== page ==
Sunday, 1 November 2015

The Chemise

What is a chemise, anyway? The dictionary says it's: a dress hanging straight from the shoulders, popular in the 1920s; a women's loose-fitting undergarment or nightdress; a priest's alb or surplice. Hmm.

Do any of those descriptions cover Vogue 7607, which calls itself a chemise? I picture a chemise as a pretty silk vest, View D being closest to that image, I guess.

So, for want of a better name, here's my version of Vogue's chemise.

My last post featured the fifty cent fabric find destined to become this useful little top. It's a jersey knit, nice and firm, and worked well in spite of the pattern not being designed for knits.

The pattern is a size 10, I'm a size 12 in these old patterns, so I cut out View C just a shade bigger than the pattern, also gaining some extra width because I was eliminating the pin tucks. The button front had to go as well. View B would have been more useful but this charity-shop pattern was missing views A and B. For the band across the bodice top and the shoulder straps I used black satin (leftover from lining the handbags mentioned here).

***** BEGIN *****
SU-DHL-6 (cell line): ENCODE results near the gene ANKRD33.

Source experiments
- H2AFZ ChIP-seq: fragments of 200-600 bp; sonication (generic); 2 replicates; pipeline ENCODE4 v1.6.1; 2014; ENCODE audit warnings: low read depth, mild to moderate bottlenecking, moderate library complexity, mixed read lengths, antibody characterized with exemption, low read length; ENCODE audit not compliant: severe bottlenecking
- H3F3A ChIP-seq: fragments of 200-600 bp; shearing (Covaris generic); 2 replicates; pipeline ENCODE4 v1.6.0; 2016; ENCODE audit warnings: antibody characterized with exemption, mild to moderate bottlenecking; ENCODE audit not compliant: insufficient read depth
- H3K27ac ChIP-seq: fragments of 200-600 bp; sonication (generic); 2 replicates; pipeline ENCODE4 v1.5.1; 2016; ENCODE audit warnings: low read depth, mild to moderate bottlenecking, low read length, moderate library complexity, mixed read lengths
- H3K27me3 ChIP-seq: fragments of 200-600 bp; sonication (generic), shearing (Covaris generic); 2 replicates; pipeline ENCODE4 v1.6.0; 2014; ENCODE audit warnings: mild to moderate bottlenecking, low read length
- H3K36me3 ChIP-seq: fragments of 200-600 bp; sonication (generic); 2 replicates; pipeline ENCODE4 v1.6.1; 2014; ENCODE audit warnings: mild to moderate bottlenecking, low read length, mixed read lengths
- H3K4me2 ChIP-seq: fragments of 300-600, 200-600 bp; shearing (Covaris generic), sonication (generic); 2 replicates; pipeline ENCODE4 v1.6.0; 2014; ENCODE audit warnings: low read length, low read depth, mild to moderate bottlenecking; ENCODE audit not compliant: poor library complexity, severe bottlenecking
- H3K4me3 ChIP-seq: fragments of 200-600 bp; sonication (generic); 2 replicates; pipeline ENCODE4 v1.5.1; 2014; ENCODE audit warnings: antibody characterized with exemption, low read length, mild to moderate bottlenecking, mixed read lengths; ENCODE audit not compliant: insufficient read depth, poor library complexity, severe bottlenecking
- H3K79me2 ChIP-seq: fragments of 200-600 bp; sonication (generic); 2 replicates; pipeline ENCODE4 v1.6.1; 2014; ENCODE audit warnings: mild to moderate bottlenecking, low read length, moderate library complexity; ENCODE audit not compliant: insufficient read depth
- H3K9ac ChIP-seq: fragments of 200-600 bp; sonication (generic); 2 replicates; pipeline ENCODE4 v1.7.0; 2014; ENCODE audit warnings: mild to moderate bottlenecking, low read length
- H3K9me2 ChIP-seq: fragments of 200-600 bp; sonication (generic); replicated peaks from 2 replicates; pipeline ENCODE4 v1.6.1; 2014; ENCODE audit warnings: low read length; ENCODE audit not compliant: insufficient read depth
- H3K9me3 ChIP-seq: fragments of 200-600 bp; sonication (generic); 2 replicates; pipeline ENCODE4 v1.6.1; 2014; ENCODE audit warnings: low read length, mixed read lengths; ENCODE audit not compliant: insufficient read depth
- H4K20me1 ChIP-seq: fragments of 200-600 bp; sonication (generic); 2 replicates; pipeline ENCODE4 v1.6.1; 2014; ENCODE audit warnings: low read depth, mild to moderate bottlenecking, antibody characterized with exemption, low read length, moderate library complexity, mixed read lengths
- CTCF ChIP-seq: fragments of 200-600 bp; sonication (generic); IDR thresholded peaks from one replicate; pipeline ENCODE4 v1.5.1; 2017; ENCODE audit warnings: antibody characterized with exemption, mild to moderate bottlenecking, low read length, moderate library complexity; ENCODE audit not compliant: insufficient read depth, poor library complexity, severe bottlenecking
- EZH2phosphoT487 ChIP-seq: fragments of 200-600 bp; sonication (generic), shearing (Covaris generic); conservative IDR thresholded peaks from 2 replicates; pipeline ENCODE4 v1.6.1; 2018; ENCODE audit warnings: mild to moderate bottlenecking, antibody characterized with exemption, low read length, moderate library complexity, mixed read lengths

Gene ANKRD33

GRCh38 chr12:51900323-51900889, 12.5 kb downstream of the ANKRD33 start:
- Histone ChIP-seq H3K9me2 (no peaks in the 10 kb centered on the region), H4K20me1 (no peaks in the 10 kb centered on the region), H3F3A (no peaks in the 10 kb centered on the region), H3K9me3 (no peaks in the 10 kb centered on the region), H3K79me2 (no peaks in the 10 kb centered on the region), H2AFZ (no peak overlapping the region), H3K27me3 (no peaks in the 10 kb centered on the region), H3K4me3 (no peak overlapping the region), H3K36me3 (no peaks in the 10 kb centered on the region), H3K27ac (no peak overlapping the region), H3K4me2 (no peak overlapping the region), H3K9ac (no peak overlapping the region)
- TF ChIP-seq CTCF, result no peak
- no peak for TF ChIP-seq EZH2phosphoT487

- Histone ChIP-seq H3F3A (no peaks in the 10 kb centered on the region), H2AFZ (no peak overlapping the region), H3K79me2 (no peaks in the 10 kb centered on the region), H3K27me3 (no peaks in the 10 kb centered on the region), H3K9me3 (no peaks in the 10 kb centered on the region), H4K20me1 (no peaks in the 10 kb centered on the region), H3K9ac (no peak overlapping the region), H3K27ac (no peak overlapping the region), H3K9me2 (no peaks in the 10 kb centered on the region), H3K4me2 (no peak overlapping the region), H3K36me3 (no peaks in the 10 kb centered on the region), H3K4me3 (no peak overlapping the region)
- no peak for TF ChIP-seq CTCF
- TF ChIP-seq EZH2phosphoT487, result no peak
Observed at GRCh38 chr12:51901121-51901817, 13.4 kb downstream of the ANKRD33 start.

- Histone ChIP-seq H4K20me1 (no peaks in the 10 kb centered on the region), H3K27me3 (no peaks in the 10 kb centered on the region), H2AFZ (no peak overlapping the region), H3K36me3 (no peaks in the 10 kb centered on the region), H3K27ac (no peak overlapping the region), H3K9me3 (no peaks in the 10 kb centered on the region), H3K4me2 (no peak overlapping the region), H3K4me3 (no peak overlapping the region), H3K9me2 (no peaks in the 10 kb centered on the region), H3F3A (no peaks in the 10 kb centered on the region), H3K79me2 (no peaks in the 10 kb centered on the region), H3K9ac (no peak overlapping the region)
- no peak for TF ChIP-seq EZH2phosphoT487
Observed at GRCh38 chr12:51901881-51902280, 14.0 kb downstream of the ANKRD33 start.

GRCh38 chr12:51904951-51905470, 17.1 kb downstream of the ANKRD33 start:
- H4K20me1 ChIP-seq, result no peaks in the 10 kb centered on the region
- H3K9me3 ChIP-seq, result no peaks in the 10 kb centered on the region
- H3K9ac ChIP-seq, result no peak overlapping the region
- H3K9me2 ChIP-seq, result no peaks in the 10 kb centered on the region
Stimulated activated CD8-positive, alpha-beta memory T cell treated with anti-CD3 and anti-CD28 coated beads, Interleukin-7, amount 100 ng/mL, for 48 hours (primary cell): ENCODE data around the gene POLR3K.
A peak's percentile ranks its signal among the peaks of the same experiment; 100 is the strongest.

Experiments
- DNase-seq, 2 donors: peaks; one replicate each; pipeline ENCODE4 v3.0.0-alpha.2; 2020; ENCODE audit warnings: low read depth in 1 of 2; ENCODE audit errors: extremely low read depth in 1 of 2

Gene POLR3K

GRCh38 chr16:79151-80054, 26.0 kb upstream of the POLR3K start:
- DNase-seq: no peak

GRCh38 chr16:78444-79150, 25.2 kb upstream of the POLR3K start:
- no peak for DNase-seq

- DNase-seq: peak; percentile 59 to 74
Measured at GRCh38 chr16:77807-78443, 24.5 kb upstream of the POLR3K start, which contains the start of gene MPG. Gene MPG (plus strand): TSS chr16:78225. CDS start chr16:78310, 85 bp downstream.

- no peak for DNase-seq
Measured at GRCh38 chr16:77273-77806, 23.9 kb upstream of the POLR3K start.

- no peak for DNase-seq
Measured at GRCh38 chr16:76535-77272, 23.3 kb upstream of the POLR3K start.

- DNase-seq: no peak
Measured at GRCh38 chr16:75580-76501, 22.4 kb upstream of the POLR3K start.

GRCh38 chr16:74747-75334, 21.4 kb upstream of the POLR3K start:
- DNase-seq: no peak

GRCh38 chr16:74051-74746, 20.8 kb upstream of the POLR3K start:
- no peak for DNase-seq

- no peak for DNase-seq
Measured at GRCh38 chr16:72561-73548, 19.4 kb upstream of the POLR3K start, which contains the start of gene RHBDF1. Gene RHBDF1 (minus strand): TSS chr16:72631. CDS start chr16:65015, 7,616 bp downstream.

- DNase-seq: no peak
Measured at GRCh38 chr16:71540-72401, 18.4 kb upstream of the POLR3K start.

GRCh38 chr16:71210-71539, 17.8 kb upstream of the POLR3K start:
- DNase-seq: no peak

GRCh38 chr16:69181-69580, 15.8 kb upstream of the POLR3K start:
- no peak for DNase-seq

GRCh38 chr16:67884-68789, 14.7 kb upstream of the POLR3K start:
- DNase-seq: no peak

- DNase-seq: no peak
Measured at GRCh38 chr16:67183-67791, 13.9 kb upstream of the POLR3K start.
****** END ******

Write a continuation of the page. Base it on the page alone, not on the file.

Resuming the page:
There were no bust darts included which may have worked in a light fabric, but not with the heavier jersey. I inserted darts which are not quite in the right spot but as I plan to wear a loose wrap (up-coming post) over it, I'm not stressing.

As shoulder straps have an annoying habit of slipping off, I angled them in where they meet the back band.

The satin band is sewn into the side seam and the back finishing is a turned under and hand-stitched edge. There is enough ease in the fabric that no zips or buttons were required.

This is a comfortable top which lends itself to evening wear because of the satin trim. Pity I don't go to many evening affairs, but with Christmas getting alarmingly close there's bound to be the odd party to attend.


  1. What a lovely chemise. And that fabric was a terrific find! You must have the most fantastic op shops where you are. I've never come across anything of such good value! :)

    1. Thanks Carolyn. We do seem to be well served with good old-fashioned op shops that haven't yet gone 'up market'. And perhaps a lot of sewers who don't get around to using the fabric they purchase!